When Sarah Ivory says she's found a goldmine, it's probably not what you'd expect. The paeloecologist and new Penn State professor of Geosciences finds treasure in a most unusual place – well-preserved piles of ancient animal droppings.
Ivory's research involves the study of past ecosystem changes, and fossilized urine despots, also called middens, can provide valuable clues about ancient vegetation.
"We name all the sites we find," Ivory said. "One was called the hyrax goldmine."
Hyrax are small mammals that look like rodents, but are actually most closely related to elephants and manatees. Their habit of using the same spot to do their business over many generations can provide important clues about the past.
Ivory is searching for preserved pollen samples that can tell a story about vegetation and climate thousands of years ago. That information can better inform future conservation strategies.
This fall, Ivory will travel to Oman to conduct additional research.
"We are going to be hiking through the desert, climbing cliffs and looking for fossilized urinary deposits," she said.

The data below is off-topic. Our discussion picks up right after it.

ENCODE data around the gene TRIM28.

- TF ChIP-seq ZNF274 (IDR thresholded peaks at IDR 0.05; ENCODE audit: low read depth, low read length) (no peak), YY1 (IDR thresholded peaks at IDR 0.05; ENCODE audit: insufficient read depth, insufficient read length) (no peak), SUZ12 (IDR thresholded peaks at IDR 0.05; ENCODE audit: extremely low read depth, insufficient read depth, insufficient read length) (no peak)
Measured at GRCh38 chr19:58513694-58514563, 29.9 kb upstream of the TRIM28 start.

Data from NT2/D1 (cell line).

Ivory recently joined Penn State as an assistant professor in the Department of Geosciences. She is also an associate in the Earth and Environmental Systems Institute.
She received her Ph.D. from the University of Arizona and worked there as a postdoctoral researcher and as a postdoctoral fellow at Brown University before coming to Penn State.
"I'm very excited about coming to Penn State, because they seem to have a very strong promotion of and support for interdisciplinary research," she said. "I'm really looking forward to being in an environment where that's really valued.
In addition to her research with fossil pollen records, Ivory uses models and remote sensing data to better understand the processes that drive tropical ecological change and responses to climate in the past.